In all countries, we will work in under-served communities; in Ethiopia, in all primary healthcare centres (PHCs) in three rural districts in the Gurage zone, SNNP region; in South Africa in an underserved district in Mpumalanga Provinces, and in 12 midwife obstetric units providing public antenatal care to Cape Town Metro; in Sierra Leone, tertiary hospitals in Freetown, and other surgical units in the W Area (Freetown Peninsula), and in Zimbabwe, 70 PHCs in Harare.
In Ethiopia, ASSET will work in three contiguous predominately rural districts (Meskan, Mareko and Sodo) of the Gurage Zone, Southern Nations, Nationalities and Peoples’ Region (SNNPR) of Ethiopia. The total population is approximately 400,000, of which around half are aged 18 years or under. Sodo has a predominately Orthodox Christian community, while Meskan and Mareko are predominately Muslim. Diverse ethnicities are represented, including Gurage, Oromo, Meskan, Mareko, Silti, Sodo, and Dobi.
The three districts are served by a total of 18 primary healthcare centres, around 100 health posts, one general hospital, one primary hospital and one NGO hospital (Mercy Project).
General hospitals (for up to one million population) are staffed by specialist doctors (obstetrician-gynaecologist, surgeon, radiologist, but not consistently), and general doctors. No anaesthetist is usually present at this level. Primary hospitals (150-200,000 pop’n) are staffed with general practitioners (non-specialised doctors), emergency surgical officers, health officers, midwives, and nurses; health centres (25-40,000 pop’n) by health officers, nurses, and midwives; and health posts (5,000 pop’n) by health extension workers.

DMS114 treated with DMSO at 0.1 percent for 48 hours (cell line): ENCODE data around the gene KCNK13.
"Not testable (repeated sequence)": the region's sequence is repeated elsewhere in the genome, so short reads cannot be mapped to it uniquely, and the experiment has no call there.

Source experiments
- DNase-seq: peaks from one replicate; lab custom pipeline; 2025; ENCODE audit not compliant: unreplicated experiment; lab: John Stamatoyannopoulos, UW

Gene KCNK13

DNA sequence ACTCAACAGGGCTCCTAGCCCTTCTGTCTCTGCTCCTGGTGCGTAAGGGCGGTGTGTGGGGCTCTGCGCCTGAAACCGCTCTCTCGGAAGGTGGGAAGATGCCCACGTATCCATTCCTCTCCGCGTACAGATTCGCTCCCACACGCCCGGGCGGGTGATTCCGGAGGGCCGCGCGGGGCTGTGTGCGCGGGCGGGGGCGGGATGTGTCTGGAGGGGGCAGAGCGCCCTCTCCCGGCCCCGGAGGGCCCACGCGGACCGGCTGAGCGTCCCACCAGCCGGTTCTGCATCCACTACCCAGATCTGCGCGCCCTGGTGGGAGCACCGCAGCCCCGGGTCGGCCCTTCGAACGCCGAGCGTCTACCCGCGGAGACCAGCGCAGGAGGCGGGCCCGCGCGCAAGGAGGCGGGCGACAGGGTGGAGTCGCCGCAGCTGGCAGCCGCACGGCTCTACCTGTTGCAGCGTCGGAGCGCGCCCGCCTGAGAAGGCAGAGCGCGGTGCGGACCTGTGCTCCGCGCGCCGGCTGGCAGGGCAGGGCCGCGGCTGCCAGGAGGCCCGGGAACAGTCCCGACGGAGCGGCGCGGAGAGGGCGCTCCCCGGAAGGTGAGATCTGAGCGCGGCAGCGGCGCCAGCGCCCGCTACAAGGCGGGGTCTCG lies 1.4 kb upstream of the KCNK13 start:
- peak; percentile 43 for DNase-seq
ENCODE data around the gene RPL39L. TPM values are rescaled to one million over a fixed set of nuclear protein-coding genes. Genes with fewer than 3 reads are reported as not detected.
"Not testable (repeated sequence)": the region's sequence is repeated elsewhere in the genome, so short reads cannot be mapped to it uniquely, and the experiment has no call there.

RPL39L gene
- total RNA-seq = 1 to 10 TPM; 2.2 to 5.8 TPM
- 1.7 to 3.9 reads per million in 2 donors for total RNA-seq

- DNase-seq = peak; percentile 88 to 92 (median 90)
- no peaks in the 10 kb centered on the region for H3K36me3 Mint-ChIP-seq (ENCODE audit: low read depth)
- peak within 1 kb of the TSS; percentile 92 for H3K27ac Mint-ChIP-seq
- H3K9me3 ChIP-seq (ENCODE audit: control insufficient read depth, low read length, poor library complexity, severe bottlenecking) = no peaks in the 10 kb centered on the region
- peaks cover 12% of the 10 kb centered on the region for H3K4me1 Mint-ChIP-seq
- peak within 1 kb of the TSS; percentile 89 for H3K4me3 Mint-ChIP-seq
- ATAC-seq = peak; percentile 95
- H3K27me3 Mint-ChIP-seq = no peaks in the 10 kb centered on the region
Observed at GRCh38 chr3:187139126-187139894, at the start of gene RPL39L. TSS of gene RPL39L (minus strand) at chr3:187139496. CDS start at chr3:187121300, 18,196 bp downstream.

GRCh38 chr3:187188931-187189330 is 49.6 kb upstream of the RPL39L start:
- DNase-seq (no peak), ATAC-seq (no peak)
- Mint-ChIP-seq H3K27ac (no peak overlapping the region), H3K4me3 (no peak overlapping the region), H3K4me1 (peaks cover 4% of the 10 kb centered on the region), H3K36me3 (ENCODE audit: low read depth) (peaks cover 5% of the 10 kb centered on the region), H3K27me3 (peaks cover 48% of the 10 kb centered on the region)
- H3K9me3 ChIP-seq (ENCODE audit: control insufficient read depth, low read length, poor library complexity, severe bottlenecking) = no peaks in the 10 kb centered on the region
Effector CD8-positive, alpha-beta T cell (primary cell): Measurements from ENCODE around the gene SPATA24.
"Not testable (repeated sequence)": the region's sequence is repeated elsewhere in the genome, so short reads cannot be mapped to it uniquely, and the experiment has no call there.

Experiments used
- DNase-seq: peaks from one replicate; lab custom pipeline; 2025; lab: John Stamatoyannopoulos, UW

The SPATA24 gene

There is roll out of a community-based health insurance (CBHI) with annual pre-payments indemnifying against costs at the point of delivery.
ASSET work on the maternal care platform will focus on 12 public sector Midwife Obstetric Units (MOU) in Cape Town Metropolitan Area. The same Area will most likely be the focus for the Palliative Care Integrated Primary Health Care platform.
The total population of Cape Town Metropolitan Area is four million of whom just over half are female. A quarter of the population is under the age of 15, while 6% is 65 or older. 45.4% of the population describe themselves as "Coloured", 42.7% as "White", 8.6% as "Black African", and 1.4% as "Indian or Asian". Although the literacy rate is 91%, less than half the population has completed secondary schooling. The Gini index rose from 0.59 in 2007 to 0.67 by 2011/12. Wealthy areas of Cape Town are clustered around Table Mountain and the Atlantic seaboard, and contrast with areas of the Cape Flats, such as Khayelitsha, where most residents live.
The Midwife Obstetric Units are staffed by midwives and nurses and some have on call doctors. Cape Town Metropolitan area has 158 public primary healthcare facilities. Most of these PHC facilities are staffed by nurses (and over 90% of PHC in South Africa is nurse led), with occasional visits by doctors for specific clinics.
Public healthcare in South Africa requires out-of-pocket payments, which are means tested, such that below a certain poverty threshold, there is no charge. The state contributes about 40% of all expenditure on health, for the 80% of the population that relies on public healthcare.
ASSET work on tuberculosis (TB) care (Integrated Primary Health Care platform) in South Africa will be based in the Nkomazi Local Municipality in the eastern part of the Ehlanzeni District Municipality of the Mpumalanga Province, on the southern border of the Kruger National Park. The total population is 393 030 (2011 Census), of which 98% are black African and speak SiSwati. This is a predominately rural sub-district. Children aged 1 years or under make up 35% and working age adults 60% of the population. Only 13% have completed secondary education